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learn your triads!

Technique
gx1327  
12 Apr 2011 12:42 | Quote
Joined: 20 Sep 2009
United States
Karma: 9
major, minor, and diminished for use in the diatonic scale. if you need anything else you can plot it out yourself using these stepping stones.

pretty helpful. i've memorized the first 5 sequences (roots on 1st, 2nd, and 3rd string on the first three strings and second three strings)


btimm  
12 Apr 2011 12:46 | Quote
Joined: 14 Dec 2009
United States
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gx, this should be a lesson imo. Nice format, good work!
nullnaught  
12 Apr 2011 13:08 | Quote
Joined: 05 Jun 2010
Karma: 22
Those diminished triads inversions are exactly what i was looking for. Thanks. Excellent lay out. Printed very well.
gshredder2112  
12 Apr 2011 13:10 | Quote
Joined: 03 Sep 2010
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gx this is indeed amazing.great work!
neomass1  
12 Apr 2011 15:45 | Quote
Joined: 10 Apr 2010
United States
Karma: 11
It would be nice if someone could brake this down for me a bit more, I think I have a basic idea but would like to hear more.
gshredder2112  
12 Apr 2011 16:28 | Quote
Joined: 03 Sep 2010
United States
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the r means root,3 means third of the roots maj scale,and fifth means 5th note of the maj scale.following the above patterns,starting on an r,you will have a maj triad in the key of the root.same goes for the minor,dimished ect.

so for a simple explaination,learn one pattern,and move it up and down the neck.and the r of that pattern will be the ,triad your playing.for example if you used the above pattern and your root was c,you would have a cmaj triad,if you moved up to c#,and used that as your root,you would have a c# maj triad.maje sense?
gs2112
MoshZilla1016  
12 Apr 2011 16:49 | Quote
Joined: 10 Jul 2010
United States
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I agree with btimm. This is a good lesson. Combine this with a CAGED lesson and master the fretboard.
@neomass This helps in learning the different locations on the neck to make the same chord. Example: use the 3 Major triads in the top left corner. The root is G, 3rd fret on the e string. the idea is to find two more G triad using the same strings. The next G triad would have the root on the 8th fret B string. The third triads root is on the 12th fret, G string. All the same chord, same strings but 3 different positions. By learning all the triads using 3 different strings (eBG BGD GDA DAE) you will learn 12 ways to make the G triads. I just hope I did not add confusion.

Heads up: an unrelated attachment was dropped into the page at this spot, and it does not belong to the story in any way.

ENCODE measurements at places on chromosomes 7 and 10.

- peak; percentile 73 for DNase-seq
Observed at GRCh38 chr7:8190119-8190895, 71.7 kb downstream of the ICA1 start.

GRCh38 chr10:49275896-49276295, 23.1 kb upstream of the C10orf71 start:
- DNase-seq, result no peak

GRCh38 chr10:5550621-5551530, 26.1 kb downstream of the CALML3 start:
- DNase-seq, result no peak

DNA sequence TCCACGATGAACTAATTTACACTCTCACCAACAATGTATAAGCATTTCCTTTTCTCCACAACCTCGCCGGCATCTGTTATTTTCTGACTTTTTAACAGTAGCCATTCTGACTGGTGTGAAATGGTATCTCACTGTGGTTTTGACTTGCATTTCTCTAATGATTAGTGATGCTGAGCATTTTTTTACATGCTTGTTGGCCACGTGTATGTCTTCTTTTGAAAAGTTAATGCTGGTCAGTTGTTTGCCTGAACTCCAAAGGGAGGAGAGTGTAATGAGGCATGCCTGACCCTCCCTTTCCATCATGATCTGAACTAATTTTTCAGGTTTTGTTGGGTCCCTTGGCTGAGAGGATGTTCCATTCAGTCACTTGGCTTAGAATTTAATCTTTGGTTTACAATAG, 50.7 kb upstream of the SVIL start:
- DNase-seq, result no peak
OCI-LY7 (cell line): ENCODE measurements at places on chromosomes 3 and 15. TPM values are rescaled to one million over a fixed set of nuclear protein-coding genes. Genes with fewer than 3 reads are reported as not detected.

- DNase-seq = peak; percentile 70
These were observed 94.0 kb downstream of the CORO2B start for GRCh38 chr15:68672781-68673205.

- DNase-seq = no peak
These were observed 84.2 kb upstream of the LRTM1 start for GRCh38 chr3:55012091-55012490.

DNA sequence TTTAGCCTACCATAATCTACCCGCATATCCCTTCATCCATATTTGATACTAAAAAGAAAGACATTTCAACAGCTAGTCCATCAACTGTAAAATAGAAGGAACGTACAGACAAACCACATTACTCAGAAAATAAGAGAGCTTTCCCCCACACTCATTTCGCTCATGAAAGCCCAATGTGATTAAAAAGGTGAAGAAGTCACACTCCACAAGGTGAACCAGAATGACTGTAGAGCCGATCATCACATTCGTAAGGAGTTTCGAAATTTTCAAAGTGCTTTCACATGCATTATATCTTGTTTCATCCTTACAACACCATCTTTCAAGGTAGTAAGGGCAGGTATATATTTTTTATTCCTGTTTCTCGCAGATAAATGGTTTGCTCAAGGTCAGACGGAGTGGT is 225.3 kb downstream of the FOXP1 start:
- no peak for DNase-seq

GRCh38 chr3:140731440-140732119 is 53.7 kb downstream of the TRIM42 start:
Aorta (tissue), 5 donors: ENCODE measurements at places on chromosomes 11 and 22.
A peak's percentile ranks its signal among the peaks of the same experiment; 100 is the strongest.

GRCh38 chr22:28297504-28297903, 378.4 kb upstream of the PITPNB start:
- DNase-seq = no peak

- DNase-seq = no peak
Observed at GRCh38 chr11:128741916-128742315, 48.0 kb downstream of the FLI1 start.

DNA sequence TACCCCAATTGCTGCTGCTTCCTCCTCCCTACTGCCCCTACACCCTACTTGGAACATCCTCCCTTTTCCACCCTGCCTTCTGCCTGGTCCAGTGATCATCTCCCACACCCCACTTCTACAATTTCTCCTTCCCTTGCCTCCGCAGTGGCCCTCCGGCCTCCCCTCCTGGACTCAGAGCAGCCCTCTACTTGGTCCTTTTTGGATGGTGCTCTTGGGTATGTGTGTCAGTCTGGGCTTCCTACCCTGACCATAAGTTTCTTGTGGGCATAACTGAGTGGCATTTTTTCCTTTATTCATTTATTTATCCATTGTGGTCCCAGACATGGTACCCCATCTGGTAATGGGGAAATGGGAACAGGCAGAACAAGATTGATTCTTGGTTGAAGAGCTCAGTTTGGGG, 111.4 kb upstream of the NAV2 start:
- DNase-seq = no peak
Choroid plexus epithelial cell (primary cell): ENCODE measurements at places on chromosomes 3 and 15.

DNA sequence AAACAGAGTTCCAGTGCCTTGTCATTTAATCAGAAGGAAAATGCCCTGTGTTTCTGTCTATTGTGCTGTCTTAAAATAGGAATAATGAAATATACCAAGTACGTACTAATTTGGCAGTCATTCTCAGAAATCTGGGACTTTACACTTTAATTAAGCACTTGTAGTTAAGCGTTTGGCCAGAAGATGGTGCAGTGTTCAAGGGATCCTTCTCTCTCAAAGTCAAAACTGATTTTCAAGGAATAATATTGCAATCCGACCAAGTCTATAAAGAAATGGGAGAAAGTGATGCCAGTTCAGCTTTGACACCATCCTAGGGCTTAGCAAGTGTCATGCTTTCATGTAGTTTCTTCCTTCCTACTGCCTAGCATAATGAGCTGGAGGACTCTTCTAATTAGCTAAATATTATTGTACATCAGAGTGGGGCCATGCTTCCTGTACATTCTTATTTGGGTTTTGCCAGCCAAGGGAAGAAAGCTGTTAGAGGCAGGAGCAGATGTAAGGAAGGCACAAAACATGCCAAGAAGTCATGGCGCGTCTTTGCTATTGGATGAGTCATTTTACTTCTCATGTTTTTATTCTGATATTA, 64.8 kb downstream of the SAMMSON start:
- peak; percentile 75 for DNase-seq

nullnaught  
12 Apr 2011 19:54 | Quote
Joined: 05 Jun 2010
Karma: 22
Did you notice that knowing the G D and A string paterns means you automatically know the D A and E string paterns. They are tuned the same.
gx1327  
13 Apr 2011 11:17 | Quote
Joined: 20 Sep 2009
United States
Karma: 9
i did NOT notice that! but it will come in handy when it comes time to learn those strings (i went on a bike adventure yesterday instead of learning my triads)

so my guitar teacher was a little hesitant when he brought up triads. he explained that he has heard some guitarists think that they aren't useful. which i found a little shocking becuase not only was i aware of triads, but i knew a few of them and see them in a LOT of music. specifically i see the upper three string triads in songs that use a light, airy guitar (ska music is a big one but not the only one). after learning all the triads i started recognizing other forms of triads that i've seen in songs that i've learned. very useful, and i'm always interested in learning alternate voicings of chords.

my explanation of triads:
there are a ton of chords out there. major chords, minor chords, dominant 7th chords, add9 chords, etc. but the most basic chords can be broken down into "triads", that is, they consist of three notes. you are probably aware that the major chord consists of the 1-3-5 notes, and the minor has a flattened 3rd consisting of 1-3b-5.

other triads include the diminished triad (1-3b-5b), augmented (1-3-5#), or suspended 2nd/4th (1-2-5, 1-4-5).

for the sake of my practice i started with the chords that make up the major scale progression (the diatonic). I-ii-iii-IV-V-vi-vii*

now you can play a major or a minor chord using a barre chord. that is more than 3 notes, but what you are essentially doing is repeating notes and octaves. when you play a 6-string barre major chord you are actually playing R-5-R-3-5-R. this creates a full sound.

the "triad" breaks that chord down into three components: the root, the 3rd, and the 5th. omit the lower three strings of the major bar chord and now you have 3-5-R --- the major triad.

so knowing your chord shapes and your triads gives you a larger arsenal of "voicings" for your chords. supposedly some teachers don't bother to teach triads, and some students don't see their relevancy. but just from my limited knowledge of popular songs i can play i see them all the time.

of course my teacher gave me a hand-written sheet, but like most guitar notation it's written vertically (with the frets going top to bottom) and i have a hard time reading that. the fretboard is horizontal in my mind, so i made a pretty excel spreadsheet instead.


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